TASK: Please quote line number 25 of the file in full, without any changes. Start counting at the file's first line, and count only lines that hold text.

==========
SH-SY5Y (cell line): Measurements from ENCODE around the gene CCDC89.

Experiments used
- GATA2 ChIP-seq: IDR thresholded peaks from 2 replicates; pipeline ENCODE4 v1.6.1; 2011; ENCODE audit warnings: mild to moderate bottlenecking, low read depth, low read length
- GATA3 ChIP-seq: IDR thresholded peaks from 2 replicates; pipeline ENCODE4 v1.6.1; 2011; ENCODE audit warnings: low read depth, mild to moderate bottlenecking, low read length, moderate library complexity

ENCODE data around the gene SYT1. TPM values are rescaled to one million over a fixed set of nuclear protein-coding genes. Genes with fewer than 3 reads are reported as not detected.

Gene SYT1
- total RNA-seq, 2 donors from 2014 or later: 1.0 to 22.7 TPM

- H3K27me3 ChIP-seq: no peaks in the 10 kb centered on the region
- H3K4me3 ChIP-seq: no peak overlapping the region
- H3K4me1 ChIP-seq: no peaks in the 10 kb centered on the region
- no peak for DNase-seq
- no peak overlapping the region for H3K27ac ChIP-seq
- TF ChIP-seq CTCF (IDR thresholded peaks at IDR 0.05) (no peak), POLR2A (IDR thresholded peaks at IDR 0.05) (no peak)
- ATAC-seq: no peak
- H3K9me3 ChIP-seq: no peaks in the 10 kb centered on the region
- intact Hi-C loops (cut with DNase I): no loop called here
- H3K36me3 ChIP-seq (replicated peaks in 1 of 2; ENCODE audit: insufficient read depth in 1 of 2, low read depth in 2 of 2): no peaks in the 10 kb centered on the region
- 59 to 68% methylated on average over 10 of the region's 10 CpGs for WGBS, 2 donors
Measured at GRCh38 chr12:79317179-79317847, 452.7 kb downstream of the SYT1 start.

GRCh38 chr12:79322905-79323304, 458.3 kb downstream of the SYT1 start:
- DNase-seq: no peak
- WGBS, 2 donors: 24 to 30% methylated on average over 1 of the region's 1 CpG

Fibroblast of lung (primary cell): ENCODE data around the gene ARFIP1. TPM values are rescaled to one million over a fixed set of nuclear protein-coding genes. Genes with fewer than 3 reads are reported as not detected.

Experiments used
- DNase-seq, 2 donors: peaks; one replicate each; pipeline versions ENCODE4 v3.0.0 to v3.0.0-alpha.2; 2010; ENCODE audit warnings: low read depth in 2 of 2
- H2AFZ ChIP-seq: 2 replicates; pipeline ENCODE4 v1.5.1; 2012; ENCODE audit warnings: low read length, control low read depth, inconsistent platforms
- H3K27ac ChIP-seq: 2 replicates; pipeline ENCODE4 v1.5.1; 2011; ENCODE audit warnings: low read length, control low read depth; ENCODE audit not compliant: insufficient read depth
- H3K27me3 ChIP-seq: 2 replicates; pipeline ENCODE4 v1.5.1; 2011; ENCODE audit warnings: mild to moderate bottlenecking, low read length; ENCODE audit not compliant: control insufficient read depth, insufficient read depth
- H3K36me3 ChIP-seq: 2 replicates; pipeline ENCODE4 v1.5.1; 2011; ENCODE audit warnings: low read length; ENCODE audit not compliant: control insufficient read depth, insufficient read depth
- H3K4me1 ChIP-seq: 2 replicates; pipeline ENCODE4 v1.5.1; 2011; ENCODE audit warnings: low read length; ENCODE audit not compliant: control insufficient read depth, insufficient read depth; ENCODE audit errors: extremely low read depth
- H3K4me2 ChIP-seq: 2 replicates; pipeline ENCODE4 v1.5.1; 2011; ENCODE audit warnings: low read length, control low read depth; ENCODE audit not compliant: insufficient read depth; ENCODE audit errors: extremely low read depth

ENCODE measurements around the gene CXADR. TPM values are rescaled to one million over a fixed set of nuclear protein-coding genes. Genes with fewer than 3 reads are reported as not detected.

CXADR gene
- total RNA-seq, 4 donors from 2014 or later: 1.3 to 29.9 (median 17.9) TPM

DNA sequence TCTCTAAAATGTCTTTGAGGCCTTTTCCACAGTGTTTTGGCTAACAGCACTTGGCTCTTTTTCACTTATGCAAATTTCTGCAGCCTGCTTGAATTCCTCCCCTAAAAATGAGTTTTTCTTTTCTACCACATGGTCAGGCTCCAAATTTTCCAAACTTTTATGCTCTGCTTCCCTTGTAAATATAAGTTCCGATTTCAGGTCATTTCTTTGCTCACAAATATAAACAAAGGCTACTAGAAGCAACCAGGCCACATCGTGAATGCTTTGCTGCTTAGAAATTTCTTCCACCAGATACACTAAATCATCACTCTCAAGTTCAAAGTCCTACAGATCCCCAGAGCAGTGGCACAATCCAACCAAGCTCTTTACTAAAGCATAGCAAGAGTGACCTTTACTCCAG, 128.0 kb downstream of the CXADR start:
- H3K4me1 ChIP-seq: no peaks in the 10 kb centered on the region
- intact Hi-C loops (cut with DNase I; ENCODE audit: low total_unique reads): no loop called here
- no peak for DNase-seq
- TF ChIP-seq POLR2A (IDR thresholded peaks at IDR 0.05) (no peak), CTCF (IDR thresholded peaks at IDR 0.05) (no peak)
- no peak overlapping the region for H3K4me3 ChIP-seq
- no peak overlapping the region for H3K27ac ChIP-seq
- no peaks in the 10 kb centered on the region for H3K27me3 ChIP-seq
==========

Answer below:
- DNase-seq, 2 donors: peaks; one replicate each; pipeline versions ENCODE4 v3.0.0 to v3.0.0-alpha.2; 2010; ENCODE audit warnings: low read depth in 2 of 2